Forgotten Greens of Scotland
Forgotten Greens of Scotland


Dysart Golf Club.  Founded 1897.  A 9-hole course, which extends from Loughoro’ Road to the back of Gallatown School



"Last Night a second meeting of those interested in the formation of a golf club for Dysart was held in the Town Hall last evening. It will be remembered that a fortnight ago a number of influential gentlemen in the town met and considered the idea, and so favourably was the was the proposal then entertained, that it was unanimously agreed to be called the Dysart Golf Club.             The acquisition of a course at Windmill Road was also favourably entertained, and last night the meeting agreed to this proposal. Provost Allan presided over a number of influential gentlemen. The following office bearers were unanimously agreed upon:- Hon. President, John Oswald Esq of Dunnikier; Hon Vice President, M.B. Nairn Esq of Dysart House; Secretary and Treasurer, Mr J. Forreste ; Committee – Messrs W. Main, D. McLaren, J. Kilgour, Jas Herd, J.J. Terrace Jun, and Provost Allan.

   The membership fee for the first 60 was fixed at one guinea. Judging from the names submitted to the meeting, there is every probability of the golf course being a success. It is fully expected that the course will be opened inside of a month. The aquirement of a good golf course for the district has long been talked of, and now that there is every likelihood of a good one being secured at our own doors there is naturally much jubilation amongst golfers not only in Dysart, but also in Kirkaldy."

(Fifeshire Advertiser 13.11,1897) 

   "Work has now been commenced in connection with the laying out of the golf course at Loughborough Road, and with favourable weather it is expected that play will be commenced during the present month."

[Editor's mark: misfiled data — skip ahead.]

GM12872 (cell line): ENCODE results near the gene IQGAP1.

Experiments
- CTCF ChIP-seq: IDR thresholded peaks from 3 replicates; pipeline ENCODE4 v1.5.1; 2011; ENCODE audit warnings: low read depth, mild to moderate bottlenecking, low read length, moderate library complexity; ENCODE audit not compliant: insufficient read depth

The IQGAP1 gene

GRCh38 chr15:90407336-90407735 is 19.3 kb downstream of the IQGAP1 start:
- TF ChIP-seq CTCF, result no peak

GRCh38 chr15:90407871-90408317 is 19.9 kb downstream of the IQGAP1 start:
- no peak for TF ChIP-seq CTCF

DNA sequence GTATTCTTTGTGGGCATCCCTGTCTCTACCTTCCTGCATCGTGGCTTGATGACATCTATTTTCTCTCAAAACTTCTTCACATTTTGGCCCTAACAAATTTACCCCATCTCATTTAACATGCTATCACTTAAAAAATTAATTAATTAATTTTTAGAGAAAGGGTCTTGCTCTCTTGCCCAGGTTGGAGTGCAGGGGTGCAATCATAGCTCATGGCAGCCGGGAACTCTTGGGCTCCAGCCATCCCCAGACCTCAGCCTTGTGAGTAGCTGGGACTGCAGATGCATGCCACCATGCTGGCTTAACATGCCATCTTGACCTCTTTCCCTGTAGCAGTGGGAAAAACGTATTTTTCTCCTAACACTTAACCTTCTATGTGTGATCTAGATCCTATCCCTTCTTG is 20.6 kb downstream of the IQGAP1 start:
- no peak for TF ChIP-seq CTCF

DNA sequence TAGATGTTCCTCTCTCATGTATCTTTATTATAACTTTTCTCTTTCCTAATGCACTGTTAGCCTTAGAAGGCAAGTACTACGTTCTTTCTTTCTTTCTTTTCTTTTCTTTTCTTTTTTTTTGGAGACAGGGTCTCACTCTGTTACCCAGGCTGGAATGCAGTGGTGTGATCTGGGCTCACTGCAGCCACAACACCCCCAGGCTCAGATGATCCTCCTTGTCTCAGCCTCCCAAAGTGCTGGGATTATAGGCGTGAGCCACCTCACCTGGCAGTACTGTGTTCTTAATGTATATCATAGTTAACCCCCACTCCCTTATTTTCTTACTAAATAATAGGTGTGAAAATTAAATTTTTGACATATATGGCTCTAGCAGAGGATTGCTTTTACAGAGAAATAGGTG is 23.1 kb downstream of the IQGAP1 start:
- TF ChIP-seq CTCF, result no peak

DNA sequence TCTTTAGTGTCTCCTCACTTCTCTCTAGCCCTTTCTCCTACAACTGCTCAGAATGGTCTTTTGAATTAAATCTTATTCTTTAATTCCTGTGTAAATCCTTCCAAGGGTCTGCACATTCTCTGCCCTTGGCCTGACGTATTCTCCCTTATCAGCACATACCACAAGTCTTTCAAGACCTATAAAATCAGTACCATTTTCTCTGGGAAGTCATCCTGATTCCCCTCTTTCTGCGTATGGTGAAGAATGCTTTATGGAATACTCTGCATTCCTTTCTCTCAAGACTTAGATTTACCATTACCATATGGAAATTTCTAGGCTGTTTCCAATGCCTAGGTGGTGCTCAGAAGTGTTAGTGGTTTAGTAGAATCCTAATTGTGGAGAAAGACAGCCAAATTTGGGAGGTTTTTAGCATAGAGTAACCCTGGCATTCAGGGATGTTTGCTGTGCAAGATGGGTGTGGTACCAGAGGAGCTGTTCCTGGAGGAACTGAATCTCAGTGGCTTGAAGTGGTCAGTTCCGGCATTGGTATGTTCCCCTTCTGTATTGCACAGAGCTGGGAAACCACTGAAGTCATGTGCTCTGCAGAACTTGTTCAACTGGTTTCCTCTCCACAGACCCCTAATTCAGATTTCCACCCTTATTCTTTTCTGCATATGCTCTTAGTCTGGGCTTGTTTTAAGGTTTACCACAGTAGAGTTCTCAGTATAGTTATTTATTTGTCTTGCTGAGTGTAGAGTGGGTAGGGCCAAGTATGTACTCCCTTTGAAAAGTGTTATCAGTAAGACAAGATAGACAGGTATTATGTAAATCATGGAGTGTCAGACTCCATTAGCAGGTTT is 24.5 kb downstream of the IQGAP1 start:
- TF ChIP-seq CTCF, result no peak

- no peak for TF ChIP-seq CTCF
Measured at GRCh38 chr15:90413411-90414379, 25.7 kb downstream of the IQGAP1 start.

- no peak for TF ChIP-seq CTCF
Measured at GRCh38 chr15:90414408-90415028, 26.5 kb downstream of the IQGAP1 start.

(Fifeshire Advertiser 20.11.1897)

  Opening Of Golf Course


 "On Saturday afternoon the newly formed golf course of the Dysart Golf Club was formally opened with all honours. Numerous flags were displayed from the clubhouse and in the vicinity of the entrance. The weather was bright but cold.

   The Opening Ceremony.In connection with the opening ceremony a preliminary meeting took place in the fine new clubhouse erected by Mr Allison, joiner. There was good attendance of Lady and Gentlemen members. Mr Forrester, Captain of the club, presided. He was supported on the right by Messrs J. Oswald, Dunniker: Mr B. Nairn, Dysart House: James Herd, Town Clerk: David McLaro : and on the left by Provost Allan and W. Livingston, Walkerton. Amongst the others present were: Rev. Mr Hay, Messrs J. Harrow, J. Kirk, Jas Wishart, John Kilgour, J. Baird, Jas. McLaren, Dr McNab, Dr Wallace, Dr Walker, W. Main, John Main, John Terrace, D. Nicholson, C.D. Heggie, Chas Reekie, P. Clark, A. Wilson, E.J. Paton, T. Davidson, A.H. Forrester, &c : Miss Forrester, Miss Maggie Forrester, Misses Harrow, Miss A. Fraser, Mrs Kirk, Misses Wishart, Mrs James Herd, Miss Main, Mrs J. Kilgour, Mrs Henry Kilgour, Misses Ednie, Misses Thomson, Mrs Nicholson, Miss Warry, Mrs John Terrace &c &c.

   The chairman, in opening the proceedings, said they were met that day for the purpose of inaugurating their golf course, and before calling upon their President to perform the opening ceremony he wished to make a few remarks. He might say that the idea of having a golf course originated with Mr Terrace and himself some two or three years ago. Since then they had looked over those fields, had a few shots over them, and came to the conclusion that they would be suitable. The difficulty however, then presented itself when they found, on making emquiry, that the combined rent was some £80. They were thus afraid to venture further, but last year they again took up the matter. After consulting with a few gentlemen they were encouraged to go on.